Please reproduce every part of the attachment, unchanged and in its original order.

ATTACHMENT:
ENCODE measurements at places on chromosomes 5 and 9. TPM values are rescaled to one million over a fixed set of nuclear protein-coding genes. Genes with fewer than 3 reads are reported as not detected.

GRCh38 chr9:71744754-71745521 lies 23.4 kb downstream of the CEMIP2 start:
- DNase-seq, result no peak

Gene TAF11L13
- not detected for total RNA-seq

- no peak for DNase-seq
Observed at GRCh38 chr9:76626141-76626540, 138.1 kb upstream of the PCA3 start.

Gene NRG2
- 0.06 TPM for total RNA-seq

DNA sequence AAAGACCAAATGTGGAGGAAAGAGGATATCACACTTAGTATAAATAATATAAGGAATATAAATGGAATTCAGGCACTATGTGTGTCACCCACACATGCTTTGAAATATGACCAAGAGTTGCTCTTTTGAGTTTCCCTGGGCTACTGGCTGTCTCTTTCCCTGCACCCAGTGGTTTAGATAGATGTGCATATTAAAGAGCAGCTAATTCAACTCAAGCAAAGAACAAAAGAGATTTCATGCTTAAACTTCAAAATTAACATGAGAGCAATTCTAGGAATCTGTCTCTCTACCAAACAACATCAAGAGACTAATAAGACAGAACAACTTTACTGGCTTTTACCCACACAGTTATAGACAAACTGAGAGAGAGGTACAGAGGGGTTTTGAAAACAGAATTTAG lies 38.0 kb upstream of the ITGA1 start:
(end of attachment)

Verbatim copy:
ENCODE measurements at places on chromosomes 5 and 9. TPM values are rescaled to one million over a fixed set of nuclear protein-coding genes. Genes with fewer than 3 reads are reported as not detected.

GRCh38 chr9:71744754-71745521 lies 23.4 kb downstream of the CEMIP2 start:
- DNase-seq, result no peak

Gene TAF11L13
- not detected for total RNA-seq

- no peak for DNase-seq
Observed at GRCh38 chr9:76626141-76626540, 138.1 kb upstream of the PCA3 start.

Gene NRG2
- 0.06 TPM for total RNA-seq

DNA sequence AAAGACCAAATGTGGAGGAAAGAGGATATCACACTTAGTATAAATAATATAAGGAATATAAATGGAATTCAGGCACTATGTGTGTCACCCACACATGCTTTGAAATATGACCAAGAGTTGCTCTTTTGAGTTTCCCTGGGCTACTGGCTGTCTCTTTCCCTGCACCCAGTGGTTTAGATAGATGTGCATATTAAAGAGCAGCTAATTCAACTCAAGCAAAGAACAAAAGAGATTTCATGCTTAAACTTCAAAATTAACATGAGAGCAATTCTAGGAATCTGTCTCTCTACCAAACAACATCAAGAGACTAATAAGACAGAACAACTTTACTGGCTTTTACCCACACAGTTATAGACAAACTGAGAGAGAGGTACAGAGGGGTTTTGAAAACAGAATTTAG lies 38.0 kb upstream of the ITGA1 start: